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dc.contributor.authorSirdaarta, Joseph
dc.contributor.authorJaimeson, Nathan
dc.contributor.authorCock, Ian Edwin
dc.date.accessioned2014-10-31
dc.date.accessioned2014-11-10T03:20:54Z
dc.date.accessioned2017-03-02T00:41:20Z
dc.date.available2014-11-10T03:20:54Z
dc.date.available2017-03-02T00:41:20Z
dc.date.issued2014
dc.identifier.urihttp://hdl.handle.net/10072/64495
dc.description.abstractIntroduction. High levels of antioxidant phytochemicals have been linked to the treatment and prevention of several cancers. Recent reports have identified a number of native Australian fruits as having high antioxidant capacities. Despite this, several of these species are yet to be tested for anticancer activity. Methods. Solvent extracts were prepared from high antioxidant native Australian plants and their antioxidant capacities were determined by the DPPH free radical scavenging assay. Anti-proliferative activities against CaCo2 and HeLa cancer cells were determined by an MTS based cell proliferation assay. Toxicity was determined using the Artemia franciscana nauplii bioassay. Results. The methanolic and aqueous extracts of all plant species displayed high antioxidant contents (equivalent to 16-95 mg of vitamin C per gram of plant material extracted). In contrast, the ethyl acetate extracts for all species had relatively low antioxidant contents (generally below 5 mg of vitamin C equivalents per gram of plant material extracted). The antioxidant contents correlated with the ability of the extracts to inhibit proliferation of CaCo2 and HeLa cancer cell lines. The high antioxidant methanolic and aqueous extracts of all species were potent inhibitors of cell proliferation, with IC50 values generally below 1000 µg/mL. The aqueous S. australe fruit extracts were particularly effective, with IC50 values of 27 and 172 µg/mL against CaCo2 and HeLa cells respectively. In contrast, the lower antioxidant content ethyl acetate extracts generally did not inhibit cancer cell proliferation. Indeed, exposure of the cancer cells to most of the ethyl acetate extracts induced potent cell proliferation. The methanolic and aqueous Syzygium extracts displayed significant toxicity in the Artemia franciscana bioassay, with LC50 values below 1000 µg/mL. All other extracts were nontoxic. Discussion. The antiproliferative activity of the high antioxidant plant extracts against HeLa and CaCo2 cancer cell lines indicates their potential in the treatment and prevention of some cancers.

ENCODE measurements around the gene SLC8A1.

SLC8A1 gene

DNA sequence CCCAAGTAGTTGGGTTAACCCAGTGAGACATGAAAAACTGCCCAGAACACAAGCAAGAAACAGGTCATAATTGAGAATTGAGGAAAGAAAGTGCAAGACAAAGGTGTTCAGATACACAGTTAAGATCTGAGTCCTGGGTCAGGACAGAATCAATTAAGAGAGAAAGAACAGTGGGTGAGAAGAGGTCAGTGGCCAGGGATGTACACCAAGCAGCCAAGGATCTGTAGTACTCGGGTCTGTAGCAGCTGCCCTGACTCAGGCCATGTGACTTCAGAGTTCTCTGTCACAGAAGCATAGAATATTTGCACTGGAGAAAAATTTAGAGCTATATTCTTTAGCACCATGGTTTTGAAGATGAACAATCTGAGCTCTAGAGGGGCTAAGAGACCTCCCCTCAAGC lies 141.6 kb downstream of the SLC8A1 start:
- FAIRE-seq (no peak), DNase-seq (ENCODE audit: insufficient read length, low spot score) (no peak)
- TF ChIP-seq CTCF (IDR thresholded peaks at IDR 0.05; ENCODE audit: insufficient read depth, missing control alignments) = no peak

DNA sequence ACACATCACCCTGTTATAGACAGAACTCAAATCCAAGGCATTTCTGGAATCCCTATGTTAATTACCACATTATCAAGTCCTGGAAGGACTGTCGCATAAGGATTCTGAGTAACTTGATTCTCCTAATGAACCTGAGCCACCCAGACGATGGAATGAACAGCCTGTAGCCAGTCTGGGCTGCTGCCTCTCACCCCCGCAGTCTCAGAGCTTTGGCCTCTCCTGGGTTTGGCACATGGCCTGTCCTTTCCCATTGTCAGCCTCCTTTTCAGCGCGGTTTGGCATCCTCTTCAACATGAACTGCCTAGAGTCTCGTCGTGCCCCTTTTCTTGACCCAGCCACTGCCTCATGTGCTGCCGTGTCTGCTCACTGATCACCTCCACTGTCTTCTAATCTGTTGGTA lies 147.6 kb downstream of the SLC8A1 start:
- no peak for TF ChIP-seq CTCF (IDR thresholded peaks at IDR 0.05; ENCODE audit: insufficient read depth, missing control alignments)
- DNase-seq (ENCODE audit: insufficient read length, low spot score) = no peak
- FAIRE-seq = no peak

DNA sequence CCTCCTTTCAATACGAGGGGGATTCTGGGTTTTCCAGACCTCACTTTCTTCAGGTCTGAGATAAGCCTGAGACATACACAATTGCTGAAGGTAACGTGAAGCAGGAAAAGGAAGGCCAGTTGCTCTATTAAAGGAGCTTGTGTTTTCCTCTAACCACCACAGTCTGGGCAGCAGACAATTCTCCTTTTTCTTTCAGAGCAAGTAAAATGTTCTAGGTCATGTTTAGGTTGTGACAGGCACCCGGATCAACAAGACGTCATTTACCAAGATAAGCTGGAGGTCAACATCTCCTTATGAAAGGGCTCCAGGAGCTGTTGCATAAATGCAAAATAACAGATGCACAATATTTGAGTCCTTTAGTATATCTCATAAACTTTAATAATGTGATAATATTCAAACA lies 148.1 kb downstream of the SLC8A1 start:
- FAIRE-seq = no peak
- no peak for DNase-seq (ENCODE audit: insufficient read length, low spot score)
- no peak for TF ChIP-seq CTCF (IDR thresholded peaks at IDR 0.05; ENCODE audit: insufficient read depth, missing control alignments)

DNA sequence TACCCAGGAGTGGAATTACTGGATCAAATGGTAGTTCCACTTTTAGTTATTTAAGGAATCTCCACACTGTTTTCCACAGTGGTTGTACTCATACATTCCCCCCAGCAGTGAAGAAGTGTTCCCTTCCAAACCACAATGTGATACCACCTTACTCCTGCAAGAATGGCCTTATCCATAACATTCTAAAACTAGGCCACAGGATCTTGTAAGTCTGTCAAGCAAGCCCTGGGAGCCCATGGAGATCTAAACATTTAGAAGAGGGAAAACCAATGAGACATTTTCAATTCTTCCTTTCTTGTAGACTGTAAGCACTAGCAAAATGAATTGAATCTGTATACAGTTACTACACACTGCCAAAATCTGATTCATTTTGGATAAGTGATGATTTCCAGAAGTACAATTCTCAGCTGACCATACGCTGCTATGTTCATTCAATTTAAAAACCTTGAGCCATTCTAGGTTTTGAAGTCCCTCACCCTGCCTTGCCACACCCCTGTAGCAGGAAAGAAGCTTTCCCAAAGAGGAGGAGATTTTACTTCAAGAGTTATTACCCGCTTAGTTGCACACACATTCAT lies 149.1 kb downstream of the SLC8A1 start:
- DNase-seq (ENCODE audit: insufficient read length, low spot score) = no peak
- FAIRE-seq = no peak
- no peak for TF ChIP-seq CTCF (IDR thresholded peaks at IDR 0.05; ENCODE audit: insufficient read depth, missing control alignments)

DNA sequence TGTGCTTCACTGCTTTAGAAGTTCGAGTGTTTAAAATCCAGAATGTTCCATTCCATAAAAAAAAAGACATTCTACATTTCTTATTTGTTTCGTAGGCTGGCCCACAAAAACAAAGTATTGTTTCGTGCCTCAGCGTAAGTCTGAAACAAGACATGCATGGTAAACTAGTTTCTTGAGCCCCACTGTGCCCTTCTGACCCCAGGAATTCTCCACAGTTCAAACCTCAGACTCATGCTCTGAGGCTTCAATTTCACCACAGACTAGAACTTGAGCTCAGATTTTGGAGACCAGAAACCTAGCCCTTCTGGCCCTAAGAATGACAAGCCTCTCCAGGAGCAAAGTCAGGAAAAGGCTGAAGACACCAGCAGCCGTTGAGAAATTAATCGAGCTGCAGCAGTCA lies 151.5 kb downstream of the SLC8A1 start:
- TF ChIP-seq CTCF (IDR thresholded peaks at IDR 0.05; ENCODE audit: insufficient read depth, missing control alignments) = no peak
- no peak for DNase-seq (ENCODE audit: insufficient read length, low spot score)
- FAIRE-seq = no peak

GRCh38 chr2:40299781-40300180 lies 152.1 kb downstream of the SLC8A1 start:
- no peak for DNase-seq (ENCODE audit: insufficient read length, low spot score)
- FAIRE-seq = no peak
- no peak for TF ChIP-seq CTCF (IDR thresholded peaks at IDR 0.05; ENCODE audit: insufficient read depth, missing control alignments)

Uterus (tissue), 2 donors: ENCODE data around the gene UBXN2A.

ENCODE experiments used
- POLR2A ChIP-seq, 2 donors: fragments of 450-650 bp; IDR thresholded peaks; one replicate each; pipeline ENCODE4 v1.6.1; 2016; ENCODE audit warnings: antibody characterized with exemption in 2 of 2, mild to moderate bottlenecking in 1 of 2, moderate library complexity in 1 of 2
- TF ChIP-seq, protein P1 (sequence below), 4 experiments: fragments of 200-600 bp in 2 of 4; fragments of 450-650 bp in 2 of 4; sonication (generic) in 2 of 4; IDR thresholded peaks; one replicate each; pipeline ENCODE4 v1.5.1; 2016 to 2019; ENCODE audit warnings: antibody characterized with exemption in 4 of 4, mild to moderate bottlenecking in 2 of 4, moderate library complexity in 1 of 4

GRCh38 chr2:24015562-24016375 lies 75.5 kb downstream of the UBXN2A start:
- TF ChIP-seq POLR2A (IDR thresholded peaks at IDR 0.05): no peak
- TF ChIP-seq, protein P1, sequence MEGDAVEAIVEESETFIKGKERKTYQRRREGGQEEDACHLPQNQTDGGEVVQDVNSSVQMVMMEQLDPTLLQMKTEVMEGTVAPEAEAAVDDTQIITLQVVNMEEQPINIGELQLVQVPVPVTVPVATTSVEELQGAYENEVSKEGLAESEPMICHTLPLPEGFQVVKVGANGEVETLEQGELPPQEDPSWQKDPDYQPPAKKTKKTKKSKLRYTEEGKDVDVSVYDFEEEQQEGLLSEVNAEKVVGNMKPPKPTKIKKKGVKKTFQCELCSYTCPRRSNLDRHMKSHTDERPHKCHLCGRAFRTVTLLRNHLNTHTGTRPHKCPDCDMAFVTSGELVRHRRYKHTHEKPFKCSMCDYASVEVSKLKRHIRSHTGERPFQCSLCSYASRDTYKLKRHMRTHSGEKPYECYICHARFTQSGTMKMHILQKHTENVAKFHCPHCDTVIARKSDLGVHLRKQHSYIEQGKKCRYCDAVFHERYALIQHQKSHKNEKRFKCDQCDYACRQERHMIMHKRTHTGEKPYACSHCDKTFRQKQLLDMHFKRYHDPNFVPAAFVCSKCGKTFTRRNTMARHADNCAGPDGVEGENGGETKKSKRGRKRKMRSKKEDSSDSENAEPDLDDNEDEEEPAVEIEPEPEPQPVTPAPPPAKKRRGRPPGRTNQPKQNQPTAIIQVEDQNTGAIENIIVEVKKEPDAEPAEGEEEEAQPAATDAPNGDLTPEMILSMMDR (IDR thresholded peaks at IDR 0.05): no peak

dc.description.peerreviewedNo
dc.description.publicationstatusYes
dc.format.extent11821 bytes
dc.format.mimetypeapplication/pdf
dc.publisher.urihttps://ascept.org/2014-ascept-annual-scientific-meeting/
dc.relation.ispartofstudentpublicationN
dc.relation.ispartofconferencenameASCEPT 2014
dc.relation.ispartofconferencetitleASCEPT 2014
dc.relation.ispartofdatefrom2014-12-06
dc.relation.ispartofdateto2014-12-11
dc.relation.ispartoflocationMelbourne Australia
dc.rights.retentionY
dc.subject.fieldofresearchPharmaceutical Sciences
dc.subject.fieldofresearchcode111504
dc.titleHigh antioxidant Australian plant extracts: anti-proliferative activities against CaCo2 and HeLa cell lines
dc.typeConference output
dc.type.descriptionE3 - Conferences (Extract Paper)
dc.type.codee3
gro.facultyFaculty of Science, Environment, Engineering and Technology
gro.rights.copyright© The Author(s) 2014. The attached file is reproduced here in accordance with the copyright policy of the publisher. For information about this conference please refer to the conference’s website or contact the authors.
gro.hasfulltextFull Text
gro.griffith.authorCock, Ian E.
gro.griffith.authorP, Joseph S.


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